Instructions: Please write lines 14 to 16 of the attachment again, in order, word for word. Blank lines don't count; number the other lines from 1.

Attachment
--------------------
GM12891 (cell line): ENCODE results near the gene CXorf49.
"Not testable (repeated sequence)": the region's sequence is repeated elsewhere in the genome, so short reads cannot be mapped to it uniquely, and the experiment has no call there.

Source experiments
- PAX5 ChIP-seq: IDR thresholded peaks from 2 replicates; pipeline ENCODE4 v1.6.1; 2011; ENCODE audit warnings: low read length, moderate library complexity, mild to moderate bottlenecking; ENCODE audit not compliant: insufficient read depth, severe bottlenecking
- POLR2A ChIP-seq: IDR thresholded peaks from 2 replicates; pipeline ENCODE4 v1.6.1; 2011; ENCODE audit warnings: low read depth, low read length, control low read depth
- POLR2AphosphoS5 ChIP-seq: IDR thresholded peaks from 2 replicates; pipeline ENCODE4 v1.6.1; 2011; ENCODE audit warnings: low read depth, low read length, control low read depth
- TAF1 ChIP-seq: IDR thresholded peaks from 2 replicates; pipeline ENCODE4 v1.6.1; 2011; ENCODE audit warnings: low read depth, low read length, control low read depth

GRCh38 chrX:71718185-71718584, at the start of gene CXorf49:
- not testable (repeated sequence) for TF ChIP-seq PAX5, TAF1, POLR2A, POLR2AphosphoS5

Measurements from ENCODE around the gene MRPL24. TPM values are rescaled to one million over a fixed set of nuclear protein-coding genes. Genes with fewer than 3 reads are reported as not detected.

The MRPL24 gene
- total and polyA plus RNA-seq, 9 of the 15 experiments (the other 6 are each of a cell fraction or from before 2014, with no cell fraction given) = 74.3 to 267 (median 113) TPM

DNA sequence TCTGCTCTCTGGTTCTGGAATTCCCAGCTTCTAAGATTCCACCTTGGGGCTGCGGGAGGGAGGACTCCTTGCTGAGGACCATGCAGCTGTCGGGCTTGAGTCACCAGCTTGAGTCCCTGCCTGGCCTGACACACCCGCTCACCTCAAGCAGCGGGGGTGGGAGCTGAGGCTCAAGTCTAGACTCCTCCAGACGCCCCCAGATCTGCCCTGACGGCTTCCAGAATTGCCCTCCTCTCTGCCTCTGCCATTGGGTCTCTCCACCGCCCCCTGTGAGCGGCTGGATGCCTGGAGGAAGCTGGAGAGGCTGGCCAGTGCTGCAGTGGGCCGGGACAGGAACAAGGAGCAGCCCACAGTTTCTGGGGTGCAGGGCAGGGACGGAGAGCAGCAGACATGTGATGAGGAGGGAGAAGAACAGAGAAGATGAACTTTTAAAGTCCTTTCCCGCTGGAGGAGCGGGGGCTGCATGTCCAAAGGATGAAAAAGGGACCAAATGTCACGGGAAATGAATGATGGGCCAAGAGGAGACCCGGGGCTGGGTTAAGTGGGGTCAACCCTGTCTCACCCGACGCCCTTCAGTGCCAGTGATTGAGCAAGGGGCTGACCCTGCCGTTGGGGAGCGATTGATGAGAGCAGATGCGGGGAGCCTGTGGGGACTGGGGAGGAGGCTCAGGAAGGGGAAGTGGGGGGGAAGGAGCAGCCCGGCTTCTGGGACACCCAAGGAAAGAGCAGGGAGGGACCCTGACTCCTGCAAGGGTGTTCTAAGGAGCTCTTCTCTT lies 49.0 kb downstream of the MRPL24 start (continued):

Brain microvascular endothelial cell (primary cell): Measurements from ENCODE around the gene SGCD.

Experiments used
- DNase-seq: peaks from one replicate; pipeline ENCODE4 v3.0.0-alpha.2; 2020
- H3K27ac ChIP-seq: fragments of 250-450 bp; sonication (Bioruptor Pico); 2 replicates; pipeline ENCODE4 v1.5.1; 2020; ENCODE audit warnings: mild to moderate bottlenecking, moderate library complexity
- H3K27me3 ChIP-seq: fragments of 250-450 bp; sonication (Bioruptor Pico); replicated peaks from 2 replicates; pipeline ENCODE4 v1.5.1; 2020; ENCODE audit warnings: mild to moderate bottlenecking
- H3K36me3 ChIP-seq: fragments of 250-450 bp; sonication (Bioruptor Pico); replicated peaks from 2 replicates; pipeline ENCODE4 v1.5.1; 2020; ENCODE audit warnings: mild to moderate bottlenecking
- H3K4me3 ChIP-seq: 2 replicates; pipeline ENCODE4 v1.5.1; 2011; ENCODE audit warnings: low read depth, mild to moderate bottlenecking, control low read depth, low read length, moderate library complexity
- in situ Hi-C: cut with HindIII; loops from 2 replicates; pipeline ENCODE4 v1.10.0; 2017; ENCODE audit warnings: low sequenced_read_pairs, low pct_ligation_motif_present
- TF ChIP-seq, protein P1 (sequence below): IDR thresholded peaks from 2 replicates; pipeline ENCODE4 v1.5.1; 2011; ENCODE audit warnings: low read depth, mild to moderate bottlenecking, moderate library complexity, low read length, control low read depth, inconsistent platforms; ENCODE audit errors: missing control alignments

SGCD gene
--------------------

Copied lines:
Brain microvascular endothelial cell (primary cell): Measurements from ENCODE around the gene SGCD.

Experiments used
- DNase-seq: peaks from one replicate; pipeline ENCODE4 v3.0.0-alpha.2; 2020